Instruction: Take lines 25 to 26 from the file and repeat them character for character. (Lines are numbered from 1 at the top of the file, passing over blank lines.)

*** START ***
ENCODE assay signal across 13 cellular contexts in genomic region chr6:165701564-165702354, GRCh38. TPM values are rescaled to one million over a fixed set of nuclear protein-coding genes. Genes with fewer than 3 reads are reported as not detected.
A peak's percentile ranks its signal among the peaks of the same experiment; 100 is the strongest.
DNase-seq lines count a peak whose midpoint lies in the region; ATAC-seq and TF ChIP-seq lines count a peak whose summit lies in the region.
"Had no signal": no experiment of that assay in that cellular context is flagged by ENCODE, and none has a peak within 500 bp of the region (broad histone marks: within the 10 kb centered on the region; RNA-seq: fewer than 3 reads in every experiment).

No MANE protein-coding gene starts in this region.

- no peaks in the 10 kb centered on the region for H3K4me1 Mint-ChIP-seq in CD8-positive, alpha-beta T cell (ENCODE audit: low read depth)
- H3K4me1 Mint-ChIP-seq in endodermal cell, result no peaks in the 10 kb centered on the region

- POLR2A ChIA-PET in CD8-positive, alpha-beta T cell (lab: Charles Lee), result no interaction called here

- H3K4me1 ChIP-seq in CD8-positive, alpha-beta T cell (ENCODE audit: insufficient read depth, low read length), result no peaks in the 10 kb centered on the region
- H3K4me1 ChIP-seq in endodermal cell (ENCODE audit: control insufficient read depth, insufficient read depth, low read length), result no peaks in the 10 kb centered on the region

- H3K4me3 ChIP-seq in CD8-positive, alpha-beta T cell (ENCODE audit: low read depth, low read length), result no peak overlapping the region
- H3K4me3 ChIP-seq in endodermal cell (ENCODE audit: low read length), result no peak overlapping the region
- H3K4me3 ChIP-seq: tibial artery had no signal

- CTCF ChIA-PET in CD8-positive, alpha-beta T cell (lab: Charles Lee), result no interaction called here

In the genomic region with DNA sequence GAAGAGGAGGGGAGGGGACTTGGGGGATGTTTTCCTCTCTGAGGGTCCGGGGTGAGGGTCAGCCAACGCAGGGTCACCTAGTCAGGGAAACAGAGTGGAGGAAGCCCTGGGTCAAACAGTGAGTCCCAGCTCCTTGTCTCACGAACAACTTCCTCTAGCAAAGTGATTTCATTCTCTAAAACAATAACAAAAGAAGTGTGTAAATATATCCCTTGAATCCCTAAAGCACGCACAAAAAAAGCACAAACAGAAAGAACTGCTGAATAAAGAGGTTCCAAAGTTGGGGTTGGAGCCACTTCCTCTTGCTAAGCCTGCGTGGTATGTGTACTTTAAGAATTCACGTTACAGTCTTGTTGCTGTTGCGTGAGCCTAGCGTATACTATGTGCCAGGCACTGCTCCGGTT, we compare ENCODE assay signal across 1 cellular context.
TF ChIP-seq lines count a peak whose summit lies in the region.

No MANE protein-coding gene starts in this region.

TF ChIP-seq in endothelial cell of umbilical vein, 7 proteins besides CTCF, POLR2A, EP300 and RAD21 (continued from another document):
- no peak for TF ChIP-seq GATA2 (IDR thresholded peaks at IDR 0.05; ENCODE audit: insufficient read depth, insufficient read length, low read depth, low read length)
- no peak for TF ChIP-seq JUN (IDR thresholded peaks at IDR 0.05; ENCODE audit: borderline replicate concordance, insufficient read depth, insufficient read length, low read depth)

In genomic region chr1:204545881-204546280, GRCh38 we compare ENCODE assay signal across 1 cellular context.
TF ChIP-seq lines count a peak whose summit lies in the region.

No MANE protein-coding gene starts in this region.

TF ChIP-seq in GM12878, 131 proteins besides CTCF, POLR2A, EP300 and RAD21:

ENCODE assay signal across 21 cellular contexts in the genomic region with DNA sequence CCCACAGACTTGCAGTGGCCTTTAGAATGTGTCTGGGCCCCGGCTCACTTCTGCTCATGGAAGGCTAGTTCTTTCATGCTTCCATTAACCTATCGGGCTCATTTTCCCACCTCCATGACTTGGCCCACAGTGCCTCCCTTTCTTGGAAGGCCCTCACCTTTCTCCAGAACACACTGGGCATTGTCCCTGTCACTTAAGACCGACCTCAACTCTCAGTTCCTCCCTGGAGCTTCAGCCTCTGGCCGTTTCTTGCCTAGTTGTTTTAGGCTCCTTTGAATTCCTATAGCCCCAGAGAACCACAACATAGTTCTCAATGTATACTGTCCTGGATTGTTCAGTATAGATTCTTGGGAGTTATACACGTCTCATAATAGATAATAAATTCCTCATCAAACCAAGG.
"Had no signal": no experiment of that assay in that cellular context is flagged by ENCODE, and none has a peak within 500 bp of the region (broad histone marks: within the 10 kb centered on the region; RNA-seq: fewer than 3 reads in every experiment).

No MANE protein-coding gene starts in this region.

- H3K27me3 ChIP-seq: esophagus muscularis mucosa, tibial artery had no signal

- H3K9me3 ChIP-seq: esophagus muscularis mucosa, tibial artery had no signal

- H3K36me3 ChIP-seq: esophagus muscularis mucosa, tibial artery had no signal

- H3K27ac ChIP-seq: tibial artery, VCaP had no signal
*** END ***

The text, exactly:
ENCODE assay signal across 21 cellular contexts in the genomic region with DNA sequence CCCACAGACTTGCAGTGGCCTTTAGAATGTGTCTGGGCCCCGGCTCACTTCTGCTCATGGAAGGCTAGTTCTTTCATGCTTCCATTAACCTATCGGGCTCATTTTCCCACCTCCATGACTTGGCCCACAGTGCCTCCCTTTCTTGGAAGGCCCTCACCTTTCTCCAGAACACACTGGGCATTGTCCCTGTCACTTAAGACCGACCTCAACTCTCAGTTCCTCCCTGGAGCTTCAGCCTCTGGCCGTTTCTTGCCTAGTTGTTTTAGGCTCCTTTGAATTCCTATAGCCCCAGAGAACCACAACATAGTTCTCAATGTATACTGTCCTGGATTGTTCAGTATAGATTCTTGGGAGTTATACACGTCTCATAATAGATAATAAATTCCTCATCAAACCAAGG.
"Had no signal": no experiment of that assay in that cellular context is flagged by ENCODE, and none has a peak within 500 bp of the region (broad histone marks: within the 10 kb centered on the region; RNA-seq: fewer than 3 reads in every experiment).